Sunday, October 07, 2007

Never Underestimate the Timelessness of a Waters


Poster by John Waters
I went to Marfa, TX, this weekend, for the annual art-fest.


With the exception of a rainstorm on Saturday, unfortunately dampening the annual bar-b-q that takes place in the center of town, the weather was amazing. None of this godawful Houston humidity. I realized, while driving, that the weather in Houston of late has felt a lot like being smothered in a damp, musty Army blanket.


I think I permanently damaged my poor lil' truck, Bandit, but the drive was so cool. I sped along thinking, "Rocks!", "Hills!", and "Omigawd, driving 115 miles an hour is so great!"

I took the above photo while driving because I was really amused by whatever it said on the back of this motor home. Unfortunately, I don't remember what it is now, but I know it was something like "Player Hater II". I swear to God.


Marfa itself is beautiful, serene. And I was soooo lucky, since I got to stay at my friend's house and didn't have to worry about flopping on an air mattress (which probably would have been ok--my friends Bill Willis and Alexia Bonomi pitched a tent on top of a barber shop on San Antonio St., and they looked like they were having the time of their lives), or scrambling for a nonexistent motel room.


And it's always fun scoping out the locals--especially these kids painting horse models. The little girl was very informative about their project, something about Dia de los Muertos, and asked me if I wanted to take their picture. I half expected her to charge me after the shutter clicked.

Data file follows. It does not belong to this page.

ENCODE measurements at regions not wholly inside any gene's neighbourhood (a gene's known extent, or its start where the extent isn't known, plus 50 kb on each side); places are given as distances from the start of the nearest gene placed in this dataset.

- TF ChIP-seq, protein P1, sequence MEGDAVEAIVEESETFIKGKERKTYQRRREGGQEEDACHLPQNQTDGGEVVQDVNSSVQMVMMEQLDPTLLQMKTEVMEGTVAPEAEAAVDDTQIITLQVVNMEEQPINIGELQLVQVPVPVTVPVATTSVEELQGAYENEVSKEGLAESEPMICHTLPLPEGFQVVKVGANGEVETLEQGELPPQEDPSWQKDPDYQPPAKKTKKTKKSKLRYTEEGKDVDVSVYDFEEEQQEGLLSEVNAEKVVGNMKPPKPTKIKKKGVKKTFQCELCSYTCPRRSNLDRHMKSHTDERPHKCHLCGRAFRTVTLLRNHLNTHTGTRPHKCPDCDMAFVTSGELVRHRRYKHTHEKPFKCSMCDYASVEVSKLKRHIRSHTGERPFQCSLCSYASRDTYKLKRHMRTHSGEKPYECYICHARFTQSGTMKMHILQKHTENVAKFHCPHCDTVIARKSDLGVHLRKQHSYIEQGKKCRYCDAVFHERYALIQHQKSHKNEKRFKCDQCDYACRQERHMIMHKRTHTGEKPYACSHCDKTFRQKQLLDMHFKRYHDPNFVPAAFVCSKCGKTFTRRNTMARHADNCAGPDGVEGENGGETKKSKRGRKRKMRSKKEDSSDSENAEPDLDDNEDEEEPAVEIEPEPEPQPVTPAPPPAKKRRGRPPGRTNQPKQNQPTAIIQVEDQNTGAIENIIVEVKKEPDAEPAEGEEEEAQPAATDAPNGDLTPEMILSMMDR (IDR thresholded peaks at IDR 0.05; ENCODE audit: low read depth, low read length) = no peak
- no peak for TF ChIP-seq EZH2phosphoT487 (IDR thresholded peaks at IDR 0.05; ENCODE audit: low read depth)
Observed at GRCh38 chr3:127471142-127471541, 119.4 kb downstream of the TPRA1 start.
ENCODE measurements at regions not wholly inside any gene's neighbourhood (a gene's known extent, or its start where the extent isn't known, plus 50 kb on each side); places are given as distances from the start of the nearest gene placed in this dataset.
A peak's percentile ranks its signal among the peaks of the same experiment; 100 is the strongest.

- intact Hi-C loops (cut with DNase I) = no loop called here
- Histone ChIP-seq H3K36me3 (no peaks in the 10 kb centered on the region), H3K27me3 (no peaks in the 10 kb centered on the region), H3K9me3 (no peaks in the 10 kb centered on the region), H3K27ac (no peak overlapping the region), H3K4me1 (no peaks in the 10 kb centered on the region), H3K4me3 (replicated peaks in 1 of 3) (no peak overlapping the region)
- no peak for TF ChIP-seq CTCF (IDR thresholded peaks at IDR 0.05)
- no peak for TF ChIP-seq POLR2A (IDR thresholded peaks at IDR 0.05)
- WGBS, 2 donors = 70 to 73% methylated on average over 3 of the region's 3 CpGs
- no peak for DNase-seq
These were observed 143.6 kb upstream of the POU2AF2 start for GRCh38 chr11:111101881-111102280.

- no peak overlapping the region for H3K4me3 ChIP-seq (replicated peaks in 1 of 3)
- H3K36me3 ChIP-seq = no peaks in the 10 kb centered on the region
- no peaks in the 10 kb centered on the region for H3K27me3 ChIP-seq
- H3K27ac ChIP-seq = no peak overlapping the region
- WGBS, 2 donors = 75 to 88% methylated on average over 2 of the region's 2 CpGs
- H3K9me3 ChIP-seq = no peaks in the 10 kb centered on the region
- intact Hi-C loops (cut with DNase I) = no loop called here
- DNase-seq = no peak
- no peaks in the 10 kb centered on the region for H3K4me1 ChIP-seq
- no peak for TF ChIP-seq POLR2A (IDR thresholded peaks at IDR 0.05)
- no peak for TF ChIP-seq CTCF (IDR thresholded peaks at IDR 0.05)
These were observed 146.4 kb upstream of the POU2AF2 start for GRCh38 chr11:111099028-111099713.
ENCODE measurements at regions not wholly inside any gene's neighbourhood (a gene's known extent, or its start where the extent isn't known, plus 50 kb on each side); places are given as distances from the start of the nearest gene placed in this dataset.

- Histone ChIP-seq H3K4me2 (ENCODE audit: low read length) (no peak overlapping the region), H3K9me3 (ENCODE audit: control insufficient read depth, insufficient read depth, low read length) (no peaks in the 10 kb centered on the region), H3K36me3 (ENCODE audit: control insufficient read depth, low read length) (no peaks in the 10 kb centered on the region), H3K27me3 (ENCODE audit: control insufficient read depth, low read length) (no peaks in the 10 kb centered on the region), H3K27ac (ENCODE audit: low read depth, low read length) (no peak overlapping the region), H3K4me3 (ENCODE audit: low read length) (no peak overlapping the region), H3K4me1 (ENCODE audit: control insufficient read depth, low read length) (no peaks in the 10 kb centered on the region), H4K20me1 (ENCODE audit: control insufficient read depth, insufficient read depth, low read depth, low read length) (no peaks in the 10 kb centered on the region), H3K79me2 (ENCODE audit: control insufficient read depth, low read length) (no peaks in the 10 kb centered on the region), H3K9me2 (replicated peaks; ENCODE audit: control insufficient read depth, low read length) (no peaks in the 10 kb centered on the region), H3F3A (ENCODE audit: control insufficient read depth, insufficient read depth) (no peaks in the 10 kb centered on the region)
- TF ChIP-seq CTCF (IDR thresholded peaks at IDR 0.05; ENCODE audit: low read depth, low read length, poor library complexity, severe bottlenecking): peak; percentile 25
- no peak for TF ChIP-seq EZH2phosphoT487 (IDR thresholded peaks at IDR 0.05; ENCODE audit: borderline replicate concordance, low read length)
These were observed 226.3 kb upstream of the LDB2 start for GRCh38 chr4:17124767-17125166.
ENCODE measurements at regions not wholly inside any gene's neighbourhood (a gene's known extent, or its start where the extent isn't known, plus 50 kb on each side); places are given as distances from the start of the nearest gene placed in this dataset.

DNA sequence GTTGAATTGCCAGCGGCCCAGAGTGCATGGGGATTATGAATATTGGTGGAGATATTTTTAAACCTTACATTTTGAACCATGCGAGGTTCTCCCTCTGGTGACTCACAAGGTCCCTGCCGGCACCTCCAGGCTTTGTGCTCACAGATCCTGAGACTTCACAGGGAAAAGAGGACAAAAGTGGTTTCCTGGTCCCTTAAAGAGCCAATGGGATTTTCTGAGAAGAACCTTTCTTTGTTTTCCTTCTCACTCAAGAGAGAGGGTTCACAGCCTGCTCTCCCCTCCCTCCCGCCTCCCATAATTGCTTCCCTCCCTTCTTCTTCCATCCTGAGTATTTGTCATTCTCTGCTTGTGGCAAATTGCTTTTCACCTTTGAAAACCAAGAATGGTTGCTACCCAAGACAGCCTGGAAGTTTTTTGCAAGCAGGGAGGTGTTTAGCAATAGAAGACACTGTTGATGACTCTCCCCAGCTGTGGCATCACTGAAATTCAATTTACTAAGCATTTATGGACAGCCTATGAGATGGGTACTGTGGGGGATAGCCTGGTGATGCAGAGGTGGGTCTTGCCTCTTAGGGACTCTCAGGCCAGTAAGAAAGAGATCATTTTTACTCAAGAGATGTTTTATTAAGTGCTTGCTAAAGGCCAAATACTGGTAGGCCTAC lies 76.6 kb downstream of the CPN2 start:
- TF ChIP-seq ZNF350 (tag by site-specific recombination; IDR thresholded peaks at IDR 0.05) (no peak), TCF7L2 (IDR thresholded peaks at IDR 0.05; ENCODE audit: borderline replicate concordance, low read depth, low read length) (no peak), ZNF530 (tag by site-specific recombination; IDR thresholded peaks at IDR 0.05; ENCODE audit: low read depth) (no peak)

And who could pass up this lovely bit of graffiti? Especially one so tasteless as "I'm not drunk, I have cerebral palsy"?

But I don't know about all that...that...art. Sure, the whole Judd/Chinati thing. I love a good several series of silvery cubes as much as the next guy. But when they open up all of these other casitas to show Donald Judd's early paintings hung alongside the furniture he designed, well, I'm a little less than inspired. The paintings are pretty, well, derivative (as much early work can be). And when I wandered through the house and looked at the various furnishings, I thought, Well, that semi-upholstered chair over there is nice. I wonder if he did that? I wonder if he did that modified table over there?

Turned out that no, Donald Judd didn't design any of those things that looked like something you might actually want to sit on. But that thing over there like something out of an Abu Ghraib prison but with a fluffy mattress resting on top? There's your Judd.